But then I stumbled upon the Tenba Discovery (etc. etc.) and I decided in a split second that I liked everything about it so I bought one, with the proviso that I could return it if I came back to my senses and realized that the backpack made me look like a class "A" nerd. You may not care about how you look because of your extremely evolved state but I still would like even just the fumes of coolness lingering over me if I can keep them around...
And now my trips out of the house and into the wild include the Tenba. Be aware though that it comes in two color schemes. One is called "black/grey" and the one I like is called "sage/khaki." The Sage/Khaki just sits there looking like it's reflecting 100% of the infrared the sun is throwing at it. The unit has a good padded pocket for my iPad. The top compartment carries my Nex-7 with shooting lens attached while I'm traveling or shucking the thing off my back and into the cargo area of the high performance Honda Element Studio Vehicle (HESV). The bottom half carries as many Pen and Nex lenses as I want to carry. The elastic side pockets are great for water bottles, wine purchases and sunscreen.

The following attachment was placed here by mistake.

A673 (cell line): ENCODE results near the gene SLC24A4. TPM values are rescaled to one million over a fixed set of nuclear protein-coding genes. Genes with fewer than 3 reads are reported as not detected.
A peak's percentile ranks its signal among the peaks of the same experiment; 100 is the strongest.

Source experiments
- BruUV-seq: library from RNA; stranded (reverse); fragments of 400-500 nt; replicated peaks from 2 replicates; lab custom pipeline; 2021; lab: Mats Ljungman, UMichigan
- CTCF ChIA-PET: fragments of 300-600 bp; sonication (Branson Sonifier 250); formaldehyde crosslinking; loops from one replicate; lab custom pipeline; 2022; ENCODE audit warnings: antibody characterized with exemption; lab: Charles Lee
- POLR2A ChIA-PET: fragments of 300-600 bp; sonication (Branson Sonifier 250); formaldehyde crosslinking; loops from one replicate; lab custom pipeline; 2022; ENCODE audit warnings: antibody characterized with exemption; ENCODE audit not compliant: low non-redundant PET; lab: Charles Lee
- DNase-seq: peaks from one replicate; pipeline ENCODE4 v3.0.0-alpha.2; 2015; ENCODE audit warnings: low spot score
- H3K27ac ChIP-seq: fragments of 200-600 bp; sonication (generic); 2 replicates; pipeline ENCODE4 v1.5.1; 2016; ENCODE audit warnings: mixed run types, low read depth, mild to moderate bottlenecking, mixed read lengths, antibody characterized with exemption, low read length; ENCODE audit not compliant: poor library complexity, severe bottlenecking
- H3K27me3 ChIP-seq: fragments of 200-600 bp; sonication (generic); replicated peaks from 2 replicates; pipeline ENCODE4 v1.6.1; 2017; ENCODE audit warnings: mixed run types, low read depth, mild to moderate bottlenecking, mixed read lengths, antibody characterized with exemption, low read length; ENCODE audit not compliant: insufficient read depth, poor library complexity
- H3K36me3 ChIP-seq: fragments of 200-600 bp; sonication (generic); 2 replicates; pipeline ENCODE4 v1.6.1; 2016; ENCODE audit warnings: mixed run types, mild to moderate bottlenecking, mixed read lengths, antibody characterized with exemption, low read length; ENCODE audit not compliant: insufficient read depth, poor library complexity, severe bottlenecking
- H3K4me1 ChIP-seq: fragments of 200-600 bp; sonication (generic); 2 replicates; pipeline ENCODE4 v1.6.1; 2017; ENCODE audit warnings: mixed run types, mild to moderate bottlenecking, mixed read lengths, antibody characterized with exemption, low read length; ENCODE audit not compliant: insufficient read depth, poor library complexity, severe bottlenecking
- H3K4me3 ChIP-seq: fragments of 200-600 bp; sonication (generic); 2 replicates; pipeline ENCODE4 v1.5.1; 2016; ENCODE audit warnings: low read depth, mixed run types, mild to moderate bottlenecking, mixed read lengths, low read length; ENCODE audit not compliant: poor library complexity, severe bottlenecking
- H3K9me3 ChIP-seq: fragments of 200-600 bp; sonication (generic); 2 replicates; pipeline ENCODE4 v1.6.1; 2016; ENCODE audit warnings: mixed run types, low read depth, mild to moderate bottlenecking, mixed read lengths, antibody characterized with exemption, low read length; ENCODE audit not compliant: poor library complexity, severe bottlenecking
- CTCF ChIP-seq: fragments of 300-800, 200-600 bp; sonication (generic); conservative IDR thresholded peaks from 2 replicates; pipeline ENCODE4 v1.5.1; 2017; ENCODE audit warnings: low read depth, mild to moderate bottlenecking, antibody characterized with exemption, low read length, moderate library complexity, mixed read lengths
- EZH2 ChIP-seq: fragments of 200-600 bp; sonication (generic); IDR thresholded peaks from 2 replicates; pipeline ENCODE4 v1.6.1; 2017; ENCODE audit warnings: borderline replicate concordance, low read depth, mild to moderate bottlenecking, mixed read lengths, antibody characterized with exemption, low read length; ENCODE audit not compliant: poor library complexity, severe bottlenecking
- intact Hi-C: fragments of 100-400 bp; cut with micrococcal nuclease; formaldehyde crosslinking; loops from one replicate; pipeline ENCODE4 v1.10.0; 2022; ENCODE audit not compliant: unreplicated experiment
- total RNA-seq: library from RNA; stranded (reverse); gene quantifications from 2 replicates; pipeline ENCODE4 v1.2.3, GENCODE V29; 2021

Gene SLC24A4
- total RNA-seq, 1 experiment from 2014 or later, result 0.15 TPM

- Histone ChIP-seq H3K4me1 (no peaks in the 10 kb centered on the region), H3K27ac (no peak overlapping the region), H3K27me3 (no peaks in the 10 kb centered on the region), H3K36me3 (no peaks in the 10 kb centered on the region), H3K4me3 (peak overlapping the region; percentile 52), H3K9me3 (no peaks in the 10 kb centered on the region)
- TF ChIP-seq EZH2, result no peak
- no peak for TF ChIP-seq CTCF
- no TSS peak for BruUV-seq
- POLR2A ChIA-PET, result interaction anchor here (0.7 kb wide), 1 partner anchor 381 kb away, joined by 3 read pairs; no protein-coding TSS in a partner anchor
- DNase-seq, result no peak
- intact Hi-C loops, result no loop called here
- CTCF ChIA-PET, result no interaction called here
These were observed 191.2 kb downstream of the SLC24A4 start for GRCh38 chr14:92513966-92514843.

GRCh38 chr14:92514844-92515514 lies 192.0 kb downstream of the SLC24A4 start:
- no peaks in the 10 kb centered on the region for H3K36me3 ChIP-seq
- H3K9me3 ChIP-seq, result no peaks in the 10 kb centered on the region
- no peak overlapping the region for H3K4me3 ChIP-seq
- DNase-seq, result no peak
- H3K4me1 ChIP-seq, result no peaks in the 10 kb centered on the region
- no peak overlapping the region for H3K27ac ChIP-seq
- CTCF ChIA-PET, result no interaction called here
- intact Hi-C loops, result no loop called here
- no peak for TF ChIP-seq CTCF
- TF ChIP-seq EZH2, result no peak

The final feature of the backpack is the included rain cover. I don't worry about that here in Austin....it never rains.
Cute backpack with iPad sticking out.
Nice, wide straps, no waistband that
I would find aesthetically challenging and
would one day cut off with my Swiss Army knife.
Field test: I gave it my first field test last Sunday. I walked from my house to Barton Springs Pool (about two miles and change) in the afternoon. The temperature with a good dose of humidity hovered around 102ºf. The pack felt light and cool. Unpacked it weighs 2.1 pounds. Fully Nex 7 configured, with iPad, it tipped the scales at a little over 8 pounds. Not too padded, not too lightly padded. Just right.